Charles Hamelin & Valérie Maltais earn their first win at the 2018 Short Track Team Selections

Montreal, August 13, 2017 – Charles Hamelin and Valérie Maltais both came up with their first win of the 2018 Short Track Team Selections, Sunday, as they both came out on top in the second 1500m event of the competition, while Samuel Girard and Kim Boutin comforted their lead in the men's and women's standings, by notably winning the first 1000m of the Selections.
 
Samuel Girard, from Ferland-et-Boilleau, QC, and Kim Boutin, from Sherbrooke, QC, also finished second in Sunday's 1500m, to sit first respectively in the men's and women's standings after the second day of competition at the Selections, after each winning both of Saturday's races (the 500m and the first 1500m of the competition).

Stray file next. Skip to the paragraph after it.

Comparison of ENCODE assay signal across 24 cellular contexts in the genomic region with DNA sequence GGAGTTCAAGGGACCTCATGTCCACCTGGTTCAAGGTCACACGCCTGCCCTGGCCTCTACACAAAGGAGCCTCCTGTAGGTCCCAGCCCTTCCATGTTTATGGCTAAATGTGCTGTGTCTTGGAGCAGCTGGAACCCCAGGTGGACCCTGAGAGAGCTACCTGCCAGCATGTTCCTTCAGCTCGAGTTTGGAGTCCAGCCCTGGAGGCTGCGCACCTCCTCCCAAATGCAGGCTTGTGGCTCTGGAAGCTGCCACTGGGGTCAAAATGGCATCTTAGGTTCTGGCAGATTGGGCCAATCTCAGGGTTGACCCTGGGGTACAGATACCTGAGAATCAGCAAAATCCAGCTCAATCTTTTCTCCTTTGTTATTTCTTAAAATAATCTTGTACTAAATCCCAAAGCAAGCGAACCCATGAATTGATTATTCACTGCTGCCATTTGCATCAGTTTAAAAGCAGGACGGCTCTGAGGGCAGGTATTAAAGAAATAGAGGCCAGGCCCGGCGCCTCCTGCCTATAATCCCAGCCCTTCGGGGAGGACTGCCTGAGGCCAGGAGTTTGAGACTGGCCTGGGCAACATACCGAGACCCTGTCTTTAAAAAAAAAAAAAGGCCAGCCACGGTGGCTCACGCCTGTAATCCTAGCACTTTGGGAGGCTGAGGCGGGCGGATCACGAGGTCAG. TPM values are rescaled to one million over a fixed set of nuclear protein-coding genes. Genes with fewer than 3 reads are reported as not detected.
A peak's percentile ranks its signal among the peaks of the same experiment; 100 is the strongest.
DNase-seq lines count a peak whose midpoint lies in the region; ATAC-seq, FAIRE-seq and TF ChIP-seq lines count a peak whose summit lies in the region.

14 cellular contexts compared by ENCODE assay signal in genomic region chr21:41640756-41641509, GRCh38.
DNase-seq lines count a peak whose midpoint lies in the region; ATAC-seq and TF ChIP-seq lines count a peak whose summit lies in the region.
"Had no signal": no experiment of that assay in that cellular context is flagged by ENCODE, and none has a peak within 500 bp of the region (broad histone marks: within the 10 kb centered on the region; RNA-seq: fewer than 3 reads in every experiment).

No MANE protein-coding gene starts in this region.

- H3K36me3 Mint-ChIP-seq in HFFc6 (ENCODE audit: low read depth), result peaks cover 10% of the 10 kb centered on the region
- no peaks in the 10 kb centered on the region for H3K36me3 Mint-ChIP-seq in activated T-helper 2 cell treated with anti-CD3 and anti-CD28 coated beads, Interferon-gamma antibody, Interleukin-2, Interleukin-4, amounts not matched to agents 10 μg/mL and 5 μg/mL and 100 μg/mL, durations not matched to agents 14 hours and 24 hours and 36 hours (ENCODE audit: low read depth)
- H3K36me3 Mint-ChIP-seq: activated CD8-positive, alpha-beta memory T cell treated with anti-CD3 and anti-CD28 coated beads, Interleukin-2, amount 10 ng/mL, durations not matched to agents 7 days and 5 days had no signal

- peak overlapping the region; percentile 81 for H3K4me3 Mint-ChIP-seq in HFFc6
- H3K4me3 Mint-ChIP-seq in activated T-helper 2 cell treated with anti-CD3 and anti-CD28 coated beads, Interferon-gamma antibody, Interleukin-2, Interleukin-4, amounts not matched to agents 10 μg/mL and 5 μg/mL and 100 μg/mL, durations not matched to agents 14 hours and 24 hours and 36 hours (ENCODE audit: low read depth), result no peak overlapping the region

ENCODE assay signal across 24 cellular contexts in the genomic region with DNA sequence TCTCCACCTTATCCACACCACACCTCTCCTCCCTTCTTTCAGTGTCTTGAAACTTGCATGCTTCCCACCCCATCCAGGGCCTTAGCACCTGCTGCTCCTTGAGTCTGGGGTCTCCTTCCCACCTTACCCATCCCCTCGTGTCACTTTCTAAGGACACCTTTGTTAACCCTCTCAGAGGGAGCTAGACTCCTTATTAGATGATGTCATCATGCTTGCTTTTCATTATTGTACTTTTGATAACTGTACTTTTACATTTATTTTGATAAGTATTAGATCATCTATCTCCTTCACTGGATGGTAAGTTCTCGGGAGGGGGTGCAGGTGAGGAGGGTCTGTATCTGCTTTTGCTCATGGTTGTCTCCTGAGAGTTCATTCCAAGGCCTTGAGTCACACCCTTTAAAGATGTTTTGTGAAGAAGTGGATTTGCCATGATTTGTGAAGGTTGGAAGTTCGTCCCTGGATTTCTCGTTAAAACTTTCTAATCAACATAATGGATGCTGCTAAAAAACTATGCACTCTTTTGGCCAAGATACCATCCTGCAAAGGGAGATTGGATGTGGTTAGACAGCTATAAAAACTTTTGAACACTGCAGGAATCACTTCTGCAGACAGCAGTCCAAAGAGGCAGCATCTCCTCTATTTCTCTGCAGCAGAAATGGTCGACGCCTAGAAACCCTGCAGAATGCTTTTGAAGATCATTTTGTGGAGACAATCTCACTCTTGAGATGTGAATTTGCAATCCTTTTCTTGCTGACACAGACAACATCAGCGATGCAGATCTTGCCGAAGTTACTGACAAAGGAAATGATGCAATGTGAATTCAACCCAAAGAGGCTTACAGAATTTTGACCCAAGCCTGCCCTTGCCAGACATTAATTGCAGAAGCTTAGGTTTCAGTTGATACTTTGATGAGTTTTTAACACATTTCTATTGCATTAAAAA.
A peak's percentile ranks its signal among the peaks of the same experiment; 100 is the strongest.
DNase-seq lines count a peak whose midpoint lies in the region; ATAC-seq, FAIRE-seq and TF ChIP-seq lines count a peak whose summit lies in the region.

Charles Hamelin, from Sainte-Julie, QC, won Sunday's 1500m after finishing third in the 1000m, earlier in the day, behind Charle Cournoyer from Boucherville, QC, who was second.

For her part, Valérie Maltais, from Saguenay (La Baie borough), QC, was second in Sunday's 1000m and then came out on top in the 1500m.

After the first two days of this competition where the first three skaters per gender will be named to the provisional Olympic team for the 2018 Games, Samuel Girard is therefore first on the men's side, while Charles Hamelin is second. Steven Dubois continued to be a surprise on Sunday, as he finished third in the 1500m to stay in third place overall for the second day in a row.

On the women's side, Kim Boutin improved her lead in first place overall, while Valérie Maltais took second place from Jamie Macdonald, of Fort St. James, B.C., who fell to third place after finishing third in both Sunday's races.

Less pressure for Girard and Hamelin
On the men's side, the Selections ranking points system allows Samuel Girard and Charles Hamelin to be in a good position to qualify.